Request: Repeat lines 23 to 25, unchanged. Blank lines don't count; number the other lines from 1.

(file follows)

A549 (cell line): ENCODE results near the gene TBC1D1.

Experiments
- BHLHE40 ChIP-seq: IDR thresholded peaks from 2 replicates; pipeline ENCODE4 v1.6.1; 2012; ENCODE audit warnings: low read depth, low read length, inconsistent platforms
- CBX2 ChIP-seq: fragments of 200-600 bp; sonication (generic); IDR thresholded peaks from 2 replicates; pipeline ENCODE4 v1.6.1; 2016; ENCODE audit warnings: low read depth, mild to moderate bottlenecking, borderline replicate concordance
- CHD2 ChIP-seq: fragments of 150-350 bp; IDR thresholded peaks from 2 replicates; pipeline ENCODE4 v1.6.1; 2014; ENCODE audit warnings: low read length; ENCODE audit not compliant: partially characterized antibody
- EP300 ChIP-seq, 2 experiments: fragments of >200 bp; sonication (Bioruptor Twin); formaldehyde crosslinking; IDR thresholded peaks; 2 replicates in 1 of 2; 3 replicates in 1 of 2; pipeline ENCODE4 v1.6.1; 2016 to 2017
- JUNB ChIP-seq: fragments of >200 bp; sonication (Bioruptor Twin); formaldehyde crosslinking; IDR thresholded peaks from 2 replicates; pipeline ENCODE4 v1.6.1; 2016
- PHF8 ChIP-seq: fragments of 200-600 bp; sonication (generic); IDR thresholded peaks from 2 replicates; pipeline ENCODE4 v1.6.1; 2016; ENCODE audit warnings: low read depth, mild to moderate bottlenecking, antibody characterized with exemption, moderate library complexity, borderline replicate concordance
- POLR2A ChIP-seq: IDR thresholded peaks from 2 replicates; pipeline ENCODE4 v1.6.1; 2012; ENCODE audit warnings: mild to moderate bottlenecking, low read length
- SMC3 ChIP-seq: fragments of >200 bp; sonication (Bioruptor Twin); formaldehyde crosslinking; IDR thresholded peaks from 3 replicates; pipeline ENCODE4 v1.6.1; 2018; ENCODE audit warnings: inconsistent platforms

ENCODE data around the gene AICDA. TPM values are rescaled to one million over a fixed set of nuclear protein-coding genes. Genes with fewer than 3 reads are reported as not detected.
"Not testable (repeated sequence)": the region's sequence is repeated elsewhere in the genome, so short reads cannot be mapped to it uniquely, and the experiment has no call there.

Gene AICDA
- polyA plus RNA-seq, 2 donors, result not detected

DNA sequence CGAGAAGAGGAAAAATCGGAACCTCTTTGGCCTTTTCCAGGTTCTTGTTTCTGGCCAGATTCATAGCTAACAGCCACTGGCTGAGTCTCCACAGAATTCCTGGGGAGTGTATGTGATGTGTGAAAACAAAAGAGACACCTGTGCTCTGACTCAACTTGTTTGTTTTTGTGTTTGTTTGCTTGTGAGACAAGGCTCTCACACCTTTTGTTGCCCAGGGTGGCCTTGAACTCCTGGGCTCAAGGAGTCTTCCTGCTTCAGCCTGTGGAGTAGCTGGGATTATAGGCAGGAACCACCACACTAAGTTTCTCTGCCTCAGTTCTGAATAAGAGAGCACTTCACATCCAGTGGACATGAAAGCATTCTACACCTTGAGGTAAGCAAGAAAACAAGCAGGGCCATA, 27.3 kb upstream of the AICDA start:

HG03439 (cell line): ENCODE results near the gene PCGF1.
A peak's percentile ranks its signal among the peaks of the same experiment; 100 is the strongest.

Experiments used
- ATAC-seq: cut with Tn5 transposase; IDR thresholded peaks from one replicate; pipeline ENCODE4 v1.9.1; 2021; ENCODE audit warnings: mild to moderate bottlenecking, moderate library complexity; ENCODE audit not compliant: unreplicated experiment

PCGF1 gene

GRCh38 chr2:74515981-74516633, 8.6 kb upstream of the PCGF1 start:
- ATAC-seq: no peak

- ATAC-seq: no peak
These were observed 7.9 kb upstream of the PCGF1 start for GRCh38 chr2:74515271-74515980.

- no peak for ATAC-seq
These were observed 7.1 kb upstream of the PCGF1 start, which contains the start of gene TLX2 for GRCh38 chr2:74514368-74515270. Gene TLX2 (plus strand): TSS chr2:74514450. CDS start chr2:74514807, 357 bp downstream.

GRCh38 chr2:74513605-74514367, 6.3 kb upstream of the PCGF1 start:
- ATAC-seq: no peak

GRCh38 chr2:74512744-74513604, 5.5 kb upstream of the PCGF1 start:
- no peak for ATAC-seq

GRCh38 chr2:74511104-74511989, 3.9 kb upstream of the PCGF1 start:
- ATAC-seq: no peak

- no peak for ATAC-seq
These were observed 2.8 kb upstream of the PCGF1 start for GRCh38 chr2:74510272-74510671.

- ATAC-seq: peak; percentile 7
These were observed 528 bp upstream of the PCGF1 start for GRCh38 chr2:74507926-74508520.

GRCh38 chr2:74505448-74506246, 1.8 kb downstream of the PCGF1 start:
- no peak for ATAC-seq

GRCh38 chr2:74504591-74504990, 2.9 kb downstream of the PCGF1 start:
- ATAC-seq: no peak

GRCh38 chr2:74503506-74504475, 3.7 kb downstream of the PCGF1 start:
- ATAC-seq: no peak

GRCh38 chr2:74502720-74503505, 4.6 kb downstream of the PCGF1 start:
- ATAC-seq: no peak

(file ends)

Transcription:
- ATAC-seq: no peak
These were observed 7.9 kb upstream of the PCGF1 start for GRCh38 chr2:74515271-74515980.

- no peak for ATAC-seq